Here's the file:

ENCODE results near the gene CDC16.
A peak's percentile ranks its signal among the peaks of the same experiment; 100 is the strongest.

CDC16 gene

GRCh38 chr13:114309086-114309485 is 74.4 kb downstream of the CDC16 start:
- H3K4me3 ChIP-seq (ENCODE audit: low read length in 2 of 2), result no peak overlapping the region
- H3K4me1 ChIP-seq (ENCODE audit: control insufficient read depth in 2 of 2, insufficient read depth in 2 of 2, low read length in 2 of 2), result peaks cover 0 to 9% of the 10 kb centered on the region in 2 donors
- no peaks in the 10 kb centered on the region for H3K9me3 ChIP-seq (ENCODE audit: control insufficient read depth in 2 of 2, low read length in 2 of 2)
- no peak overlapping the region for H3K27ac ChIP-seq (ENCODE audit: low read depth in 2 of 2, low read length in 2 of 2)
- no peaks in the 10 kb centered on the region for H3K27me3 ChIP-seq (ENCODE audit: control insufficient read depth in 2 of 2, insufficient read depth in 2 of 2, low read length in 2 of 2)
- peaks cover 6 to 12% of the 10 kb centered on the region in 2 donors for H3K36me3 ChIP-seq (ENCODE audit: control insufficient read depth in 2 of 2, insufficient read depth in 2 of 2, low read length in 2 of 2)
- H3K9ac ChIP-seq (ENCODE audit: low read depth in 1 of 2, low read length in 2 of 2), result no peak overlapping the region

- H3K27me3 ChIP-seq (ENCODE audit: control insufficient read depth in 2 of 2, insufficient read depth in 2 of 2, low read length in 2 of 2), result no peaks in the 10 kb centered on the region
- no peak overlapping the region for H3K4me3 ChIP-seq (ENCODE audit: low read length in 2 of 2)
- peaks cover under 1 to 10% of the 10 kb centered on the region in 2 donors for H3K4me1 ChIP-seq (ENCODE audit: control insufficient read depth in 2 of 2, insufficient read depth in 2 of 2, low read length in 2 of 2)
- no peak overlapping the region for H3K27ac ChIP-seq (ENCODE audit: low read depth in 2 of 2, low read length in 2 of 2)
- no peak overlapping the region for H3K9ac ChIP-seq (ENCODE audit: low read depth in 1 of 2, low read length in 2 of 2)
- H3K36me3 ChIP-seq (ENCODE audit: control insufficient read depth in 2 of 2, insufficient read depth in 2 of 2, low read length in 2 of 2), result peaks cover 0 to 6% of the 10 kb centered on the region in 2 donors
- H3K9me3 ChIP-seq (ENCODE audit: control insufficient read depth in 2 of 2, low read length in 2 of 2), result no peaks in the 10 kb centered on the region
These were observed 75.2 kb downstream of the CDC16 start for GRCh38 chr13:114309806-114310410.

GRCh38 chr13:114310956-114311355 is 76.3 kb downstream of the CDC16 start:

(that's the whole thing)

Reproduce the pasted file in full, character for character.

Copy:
ENCODE results near the gene CDC16.
A peak's percentile ranks its signal among the peaks of the same experiment; 100 is the strongest.

CDC16 gene

GRCh38 chr13:114309086-114309485 is 74.4 kb downstream of the CDC16 start:
- H3K4me3 ChIP-seq (ENCODE audit: low read length in 2 of 2), result no peak overlapping the region
- H3K4me1 ChIP-seq (ENCODE audit: control insufficient read depth in 2 of 2, insufficient read depth in 2 of 2, low read length in 2 of 2), result peaks cover 0 to 9% of the 10 kb centered on the region in 2 donors
- no peaks in the 10 kb centered on the region for H3K9me3 ChIP-seq (ENCODE audit: control insufficient read depth in 2 of 2, low read length in 2 of 2)
- no peak overlapping the region for H3K27ac ChIP-seq (ENCODE audit: low read depth in 2 of 2, low read length in 2 of 2)
- no peaks in the 10 kb centered on the region for H3K27me3 ChIP-seq (ENCODE audit: control insufficient read depth in 2 of 2, insufficient read depth in 2 of 2, low read length in 2 of 2)
- peaks cover 6 to 12% of the 10 kb centered on the region in 2 donors for H3K36me3 ChIP-seq (ENCODE audit: control insufficient read depth in 2 of 2, insufficient read depth in 2 of 2, low read length in 2 of 2)
- H3K9ac ChIP-seq (ENCODE audit: low read depth in 1 of 2, low read length in 2 of 2), result no peak overlapping the region

- H3K27me3 ChIP-seq (ENCODE audit: control insufficient read depth in 2 of 2, insufficient read depth in 2 of 2, low read length in 2 of 2), result no peaks in the 10 kb centered on the region
- no peak overlapping the region for H3K4me3 ChIP-seq (ENCODE audit: low read length in 2 of 2)
- peaks cover under 1 to 10% of the 10 kb centered on the region in 2 donors for H3K4me1 ChIP-seq (ENCODE audit: control insufficient read depth in 2 of 2, insufficient read depth in 2 of 2, low read length in 2 of 2)
- no peak overlapping the region for H3K27ac ChIP-seq (ENCODE audit: low read depth in 2 of 2, low read length in 2 of 2)
- no peak overlapping the region for H3K9ac ChIP-seq (ENCODE audit: low read depth in 1 of 2, low read length in 2 of 2)
- H3K36me3 ChIP-seq (ENCODE audit: control insufficient read depth in 2 of 2, insufficient read depth in 2 of 2, low read length in 2 of 2), result peaks cover 0 to 6% of the 10 kb centered on the region in 2 donors
- H3K9me3 ChIP-seq (ENCODE audit: control insufficient read depth in 2 of 2, low read length in 2 of 2), result no peaks in the 10 kb centered on the region
These were observed 75.2 kb downstream of the CDC16 start for GRCh38 chr13:114309806-114310410.

GRCh38 chr13:114310956-114311355 is 76.3 kb downstream of the CDC16 start: